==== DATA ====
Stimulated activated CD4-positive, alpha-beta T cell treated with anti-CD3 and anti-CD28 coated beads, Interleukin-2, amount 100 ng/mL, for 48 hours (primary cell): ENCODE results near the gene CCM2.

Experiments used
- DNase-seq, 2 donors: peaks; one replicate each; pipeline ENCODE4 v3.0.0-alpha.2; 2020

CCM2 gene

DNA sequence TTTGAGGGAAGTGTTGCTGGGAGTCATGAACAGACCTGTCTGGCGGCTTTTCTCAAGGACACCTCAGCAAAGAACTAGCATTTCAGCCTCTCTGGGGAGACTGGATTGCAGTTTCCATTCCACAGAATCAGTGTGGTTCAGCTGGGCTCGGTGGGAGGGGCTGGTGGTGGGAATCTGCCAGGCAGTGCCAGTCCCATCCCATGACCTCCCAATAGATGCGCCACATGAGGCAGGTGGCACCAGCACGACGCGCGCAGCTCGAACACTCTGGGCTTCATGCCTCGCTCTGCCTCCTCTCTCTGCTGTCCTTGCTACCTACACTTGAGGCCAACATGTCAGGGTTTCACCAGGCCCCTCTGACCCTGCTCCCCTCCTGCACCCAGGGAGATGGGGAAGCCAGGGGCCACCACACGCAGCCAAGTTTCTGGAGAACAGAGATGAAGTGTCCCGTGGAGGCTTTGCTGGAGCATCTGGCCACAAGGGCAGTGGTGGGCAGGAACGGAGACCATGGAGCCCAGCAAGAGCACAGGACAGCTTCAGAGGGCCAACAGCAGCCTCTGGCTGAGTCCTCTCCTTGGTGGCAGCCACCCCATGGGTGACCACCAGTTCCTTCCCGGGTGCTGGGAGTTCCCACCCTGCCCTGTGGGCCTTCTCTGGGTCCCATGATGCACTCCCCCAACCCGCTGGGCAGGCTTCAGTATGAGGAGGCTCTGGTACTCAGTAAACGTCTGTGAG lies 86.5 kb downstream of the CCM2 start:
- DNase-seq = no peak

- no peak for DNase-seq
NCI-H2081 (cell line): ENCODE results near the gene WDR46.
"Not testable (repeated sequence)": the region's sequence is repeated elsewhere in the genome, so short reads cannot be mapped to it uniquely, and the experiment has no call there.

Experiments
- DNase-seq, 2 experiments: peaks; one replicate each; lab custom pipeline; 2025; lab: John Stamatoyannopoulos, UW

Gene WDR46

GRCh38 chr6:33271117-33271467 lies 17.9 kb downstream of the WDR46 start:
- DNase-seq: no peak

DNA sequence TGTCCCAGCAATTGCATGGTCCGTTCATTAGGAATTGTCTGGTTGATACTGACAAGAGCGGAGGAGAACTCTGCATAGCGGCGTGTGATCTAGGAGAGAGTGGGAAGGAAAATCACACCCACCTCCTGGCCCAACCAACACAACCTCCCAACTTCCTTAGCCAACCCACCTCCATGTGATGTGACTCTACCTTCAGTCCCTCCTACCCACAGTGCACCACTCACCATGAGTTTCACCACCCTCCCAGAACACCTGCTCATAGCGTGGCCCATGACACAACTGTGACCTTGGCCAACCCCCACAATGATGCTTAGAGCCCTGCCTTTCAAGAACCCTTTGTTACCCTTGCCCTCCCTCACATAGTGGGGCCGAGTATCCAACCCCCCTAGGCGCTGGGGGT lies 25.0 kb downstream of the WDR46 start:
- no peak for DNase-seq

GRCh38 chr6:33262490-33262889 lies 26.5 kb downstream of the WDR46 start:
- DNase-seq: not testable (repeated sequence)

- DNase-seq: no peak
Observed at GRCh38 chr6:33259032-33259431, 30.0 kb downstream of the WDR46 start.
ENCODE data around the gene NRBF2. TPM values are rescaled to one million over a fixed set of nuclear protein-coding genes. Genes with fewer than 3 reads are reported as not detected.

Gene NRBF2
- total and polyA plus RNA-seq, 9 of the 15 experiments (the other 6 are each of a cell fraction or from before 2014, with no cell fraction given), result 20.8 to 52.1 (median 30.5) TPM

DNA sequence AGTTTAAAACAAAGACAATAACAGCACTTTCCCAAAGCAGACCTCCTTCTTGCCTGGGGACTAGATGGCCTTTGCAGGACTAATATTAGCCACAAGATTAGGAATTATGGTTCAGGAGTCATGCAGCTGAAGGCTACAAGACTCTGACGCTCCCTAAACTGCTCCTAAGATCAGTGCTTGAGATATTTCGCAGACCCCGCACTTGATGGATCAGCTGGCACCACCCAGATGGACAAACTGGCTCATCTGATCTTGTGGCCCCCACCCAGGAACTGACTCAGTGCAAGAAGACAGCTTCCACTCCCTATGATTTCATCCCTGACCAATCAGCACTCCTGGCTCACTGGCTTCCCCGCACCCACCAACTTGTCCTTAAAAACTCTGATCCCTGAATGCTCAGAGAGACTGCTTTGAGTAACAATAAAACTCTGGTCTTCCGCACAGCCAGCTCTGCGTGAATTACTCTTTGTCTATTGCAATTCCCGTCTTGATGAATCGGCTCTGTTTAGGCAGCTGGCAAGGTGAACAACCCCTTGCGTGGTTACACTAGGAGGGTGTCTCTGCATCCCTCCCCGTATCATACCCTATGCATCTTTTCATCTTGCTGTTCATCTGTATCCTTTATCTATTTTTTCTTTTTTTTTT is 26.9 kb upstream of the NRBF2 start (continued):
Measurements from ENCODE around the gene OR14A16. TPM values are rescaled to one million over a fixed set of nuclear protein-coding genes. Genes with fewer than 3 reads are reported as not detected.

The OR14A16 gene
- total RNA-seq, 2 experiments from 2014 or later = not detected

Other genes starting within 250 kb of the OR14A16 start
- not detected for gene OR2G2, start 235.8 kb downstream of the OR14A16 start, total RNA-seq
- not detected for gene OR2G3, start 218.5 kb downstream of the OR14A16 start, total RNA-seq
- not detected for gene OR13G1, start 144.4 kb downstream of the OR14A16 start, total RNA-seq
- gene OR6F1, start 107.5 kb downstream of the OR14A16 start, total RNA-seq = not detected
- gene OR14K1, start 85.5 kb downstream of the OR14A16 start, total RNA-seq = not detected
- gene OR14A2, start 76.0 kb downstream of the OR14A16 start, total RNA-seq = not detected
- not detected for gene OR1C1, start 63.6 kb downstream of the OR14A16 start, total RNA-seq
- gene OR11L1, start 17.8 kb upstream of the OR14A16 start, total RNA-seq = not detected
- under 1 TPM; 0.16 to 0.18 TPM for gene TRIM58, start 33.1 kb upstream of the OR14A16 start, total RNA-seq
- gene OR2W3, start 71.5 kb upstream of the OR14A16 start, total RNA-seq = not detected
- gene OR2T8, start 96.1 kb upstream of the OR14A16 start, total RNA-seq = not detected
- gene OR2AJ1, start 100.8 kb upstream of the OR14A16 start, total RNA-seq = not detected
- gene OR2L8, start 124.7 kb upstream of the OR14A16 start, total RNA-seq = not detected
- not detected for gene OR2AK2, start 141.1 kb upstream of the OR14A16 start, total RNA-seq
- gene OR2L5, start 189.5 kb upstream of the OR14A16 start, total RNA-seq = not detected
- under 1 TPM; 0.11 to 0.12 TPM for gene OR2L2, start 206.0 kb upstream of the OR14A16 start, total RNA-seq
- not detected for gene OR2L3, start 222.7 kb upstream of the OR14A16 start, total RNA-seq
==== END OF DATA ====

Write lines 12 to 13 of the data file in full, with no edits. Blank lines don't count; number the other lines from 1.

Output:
Gene WDR46

GRCh38 chr6:33271117-33271467 lies 17.9 kb downstream of the WDR46 start: